11. The ISM are Masters of misery,who thrive on blood and guts.The ISM don’t like the Palestinians anymore than they like us.They just like to see blood flowing,the blood of someone else of course.

  12. The obvious problem with the Guardian article is that it ignores the real significance of Lieberman’s comments, i.e. that his statements are contradictory to government policy as stated by Netanyahu and other ministers. This must have caused a real dilemma for the Guardian – which of two good Israel-bashing stories to choose: 1. Israeli gov’t weak and divided; Netanyahu can’t control ministers, or 2. Lieberman’s anti-peace ranting. They chose the latter.

  13. The obvious problem with the Guardian article is that it ignores the real significance of Lieberman’s comments, i.e. that his statements are contradictory to government policy as stated by Netanyahu and other ministers.

    For the time being yes, but what we have seen on numerous occasions is Netenyahu backing down when he’s had to confront Lieberman.

    For example:

    1. Lieberman gave a speech saying that it is impossible to attain an over-all peace between Israel and the Palestine Authority at present and therefore progress should be made on more limited issues. After criticizing Lieberman, Netanyahu then turned around and said that an interim agreement of a more limited nature was possible.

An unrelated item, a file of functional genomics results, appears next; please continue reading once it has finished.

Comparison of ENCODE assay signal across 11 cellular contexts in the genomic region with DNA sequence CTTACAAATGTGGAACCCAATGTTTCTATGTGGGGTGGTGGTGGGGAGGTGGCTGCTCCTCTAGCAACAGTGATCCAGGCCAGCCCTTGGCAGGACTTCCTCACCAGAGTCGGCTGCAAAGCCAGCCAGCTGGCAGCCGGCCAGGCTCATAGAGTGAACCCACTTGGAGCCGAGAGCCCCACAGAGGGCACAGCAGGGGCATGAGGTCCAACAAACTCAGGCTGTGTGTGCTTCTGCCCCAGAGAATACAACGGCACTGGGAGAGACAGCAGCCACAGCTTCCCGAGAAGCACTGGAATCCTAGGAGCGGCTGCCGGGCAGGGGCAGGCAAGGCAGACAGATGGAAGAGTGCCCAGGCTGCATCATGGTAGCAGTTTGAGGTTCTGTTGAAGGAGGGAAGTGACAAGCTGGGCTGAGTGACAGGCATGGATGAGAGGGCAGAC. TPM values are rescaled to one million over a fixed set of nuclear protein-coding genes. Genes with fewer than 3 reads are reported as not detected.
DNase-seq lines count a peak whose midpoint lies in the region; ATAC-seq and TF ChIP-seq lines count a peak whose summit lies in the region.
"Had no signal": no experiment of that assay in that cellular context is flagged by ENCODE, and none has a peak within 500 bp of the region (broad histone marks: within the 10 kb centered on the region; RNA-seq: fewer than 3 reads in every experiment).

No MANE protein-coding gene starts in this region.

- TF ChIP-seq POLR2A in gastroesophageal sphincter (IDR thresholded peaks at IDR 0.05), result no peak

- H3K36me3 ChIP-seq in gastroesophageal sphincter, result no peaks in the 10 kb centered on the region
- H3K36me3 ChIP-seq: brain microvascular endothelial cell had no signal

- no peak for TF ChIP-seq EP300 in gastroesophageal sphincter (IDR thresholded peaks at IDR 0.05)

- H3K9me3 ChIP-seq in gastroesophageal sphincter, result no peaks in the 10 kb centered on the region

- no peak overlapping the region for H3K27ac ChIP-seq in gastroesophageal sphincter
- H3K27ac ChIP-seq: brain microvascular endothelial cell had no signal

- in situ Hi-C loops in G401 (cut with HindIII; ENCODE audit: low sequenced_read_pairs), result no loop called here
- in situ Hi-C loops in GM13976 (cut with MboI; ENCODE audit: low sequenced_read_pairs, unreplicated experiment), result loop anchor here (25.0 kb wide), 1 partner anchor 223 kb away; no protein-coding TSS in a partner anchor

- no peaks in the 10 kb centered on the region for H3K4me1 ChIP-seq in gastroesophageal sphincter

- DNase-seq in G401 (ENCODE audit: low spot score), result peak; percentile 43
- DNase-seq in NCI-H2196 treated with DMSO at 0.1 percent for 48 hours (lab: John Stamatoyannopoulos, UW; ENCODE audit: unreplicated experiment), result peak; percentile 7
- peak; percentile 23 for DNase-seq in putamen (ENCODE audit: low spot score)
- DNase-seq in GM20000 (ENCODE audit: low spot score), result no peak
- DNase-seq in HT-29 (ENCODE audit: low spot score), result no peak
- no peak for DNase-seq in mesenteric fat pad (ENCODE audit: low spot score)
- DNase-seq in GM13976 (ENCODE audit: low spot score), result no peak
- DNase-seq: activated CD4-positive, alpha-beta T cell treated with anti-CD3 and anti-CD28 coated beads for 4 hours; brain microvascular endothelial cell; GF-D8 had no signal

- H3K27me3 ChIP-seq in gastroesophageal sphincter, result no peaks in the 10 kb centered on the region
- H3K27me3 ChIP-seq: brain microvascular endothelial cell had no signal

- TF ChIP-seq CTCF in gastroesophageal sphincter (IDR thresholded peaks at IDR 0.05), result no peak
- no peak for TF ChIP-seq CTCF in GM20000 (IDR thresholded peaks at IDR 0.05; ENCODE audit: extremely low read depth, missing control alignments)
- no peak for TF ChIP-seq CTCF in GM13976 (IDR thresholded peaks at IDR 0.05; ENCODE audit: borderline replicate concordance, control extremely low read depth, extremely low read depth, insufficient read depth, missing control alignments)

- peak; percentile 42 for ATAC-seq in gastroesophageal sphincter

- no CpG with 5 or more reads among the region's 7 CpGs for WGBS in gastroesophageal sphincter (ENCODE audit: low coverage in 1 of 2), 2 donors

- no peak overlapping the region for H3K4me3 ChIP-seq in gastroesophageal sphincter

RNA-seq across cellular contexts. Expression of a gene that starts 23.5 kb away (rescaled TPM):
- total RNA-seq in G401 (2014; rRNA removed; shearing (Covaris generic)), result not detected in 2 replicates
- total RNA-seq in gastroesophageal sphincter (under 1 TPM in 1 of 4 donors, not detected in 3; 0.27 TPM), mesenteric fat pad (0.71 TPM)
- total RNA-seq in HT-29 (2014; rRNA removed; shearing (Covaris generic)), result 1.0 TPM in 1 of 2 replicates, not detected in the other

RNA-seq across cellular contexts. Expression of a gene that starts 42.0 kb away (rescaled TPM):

2. Netanyahu gave into Lieberman on the issue of allowing parliament to vote on whether the head rabbi for the Israeli army can accept conversions to Judaism of troops (mainly ex-Soviets) without these being reviewed by the Chief Rabbi in Jerusalem. (Lieberman wants the military conversions to stand, since the official rabbinate has been reluctant to accept large-scale conversions by the hundreds of thousands of non-Jewish Russians who immigrated in the 1990s. The ultra-Orthodox Shas Party is upset by this step and is threatening to leave the government over it).

    3. When Lieberman said that Israel would not apologize to Turkey over the flotilla attack, Netanyahu initially tried to put Lieberman in his place, saying there could only be one prime minister. But then he caved, and said that, indeed, Israel would not apologize to the Turks for the attack on the Mavi Marmara (at least he didn’t say ‘to those people’).

    It’s possible that Lieberman will be the next Israeli PM.

  14. “It’s possible that Lieberman will be the next Israeli PM.”

    I hope so.

    islamofascists only respect strength.

  15. It’s also possible that your next comment will be intelligent …..

    and maybe just maybe intelligible also?

  16. “3. When Lieberman said that Israel would not apologize to Turkey over the flotilla attack”

    When will Erdogan apologize to the Armenians?